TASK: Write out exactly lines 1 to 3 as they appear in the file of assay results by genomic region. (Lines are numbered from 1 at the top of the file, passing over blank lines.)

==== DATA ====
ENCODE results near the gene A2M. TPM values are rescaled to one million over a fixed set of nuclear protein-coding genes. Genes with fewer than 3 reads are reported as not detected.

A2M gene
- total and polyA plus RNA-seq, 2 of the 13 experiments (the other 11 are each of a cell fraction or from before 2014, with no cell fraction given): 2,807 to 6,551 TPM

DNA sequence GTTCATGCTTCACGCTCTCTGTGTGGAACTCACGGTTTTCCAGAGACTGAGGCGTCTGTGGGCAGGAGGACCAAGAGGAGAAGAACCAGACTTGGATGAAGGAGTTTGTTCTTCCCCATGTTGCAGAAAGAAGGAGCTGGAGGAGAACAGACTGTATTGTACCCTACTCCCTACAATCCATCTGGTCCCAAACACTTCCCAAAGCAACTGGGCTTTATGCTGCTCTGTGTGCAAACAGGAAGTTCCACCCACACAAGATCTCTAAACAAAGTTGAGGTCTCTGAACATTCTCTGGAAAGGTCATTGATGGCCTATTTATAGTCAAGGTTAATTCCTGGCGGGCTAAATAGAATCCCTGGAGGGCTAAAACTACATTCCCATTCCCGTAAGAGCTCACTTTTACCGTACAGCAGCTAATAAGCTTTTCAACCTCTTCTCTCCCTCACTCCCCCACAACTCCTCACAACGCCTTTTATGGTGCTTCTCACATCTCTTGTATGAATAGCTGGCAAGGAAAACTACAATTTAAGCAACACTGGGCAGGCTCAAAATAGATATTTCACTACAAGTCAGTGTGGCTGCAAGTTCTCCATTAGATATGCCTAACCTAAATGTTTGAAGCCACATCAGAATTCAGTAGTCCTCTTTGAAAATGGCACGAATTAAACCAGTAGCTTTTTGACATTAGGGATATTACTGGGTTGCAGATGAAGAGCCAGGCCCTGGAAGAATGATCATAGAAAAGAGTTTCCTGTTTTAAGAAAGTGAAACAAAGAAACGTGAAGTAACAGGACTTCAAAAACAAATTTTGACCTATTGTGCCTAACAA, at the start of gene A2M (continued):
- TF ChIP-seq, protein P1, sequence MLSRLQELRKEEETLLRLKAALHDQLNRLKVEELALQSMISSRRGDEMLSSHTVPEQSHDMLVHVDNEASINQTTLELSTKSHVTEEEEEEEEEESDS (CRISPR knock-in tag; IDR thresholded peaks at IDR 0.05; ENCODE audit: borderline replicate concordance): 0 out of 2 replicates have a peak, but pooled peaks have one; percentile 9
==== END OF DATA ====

ENCODE results near the gene A2M. TPM values are rescaled to one million over a fixed set of nuclear protein-coding genes. Genes with fewer than 3 reads are reported as not detected.

A2M gene
- total and polyA plus RNA-seq, 2 of the 13 experiments (the other 11 are each of a cell fraction or from before 2014, with no cell fraction given): 2,807 to 6,551 TPM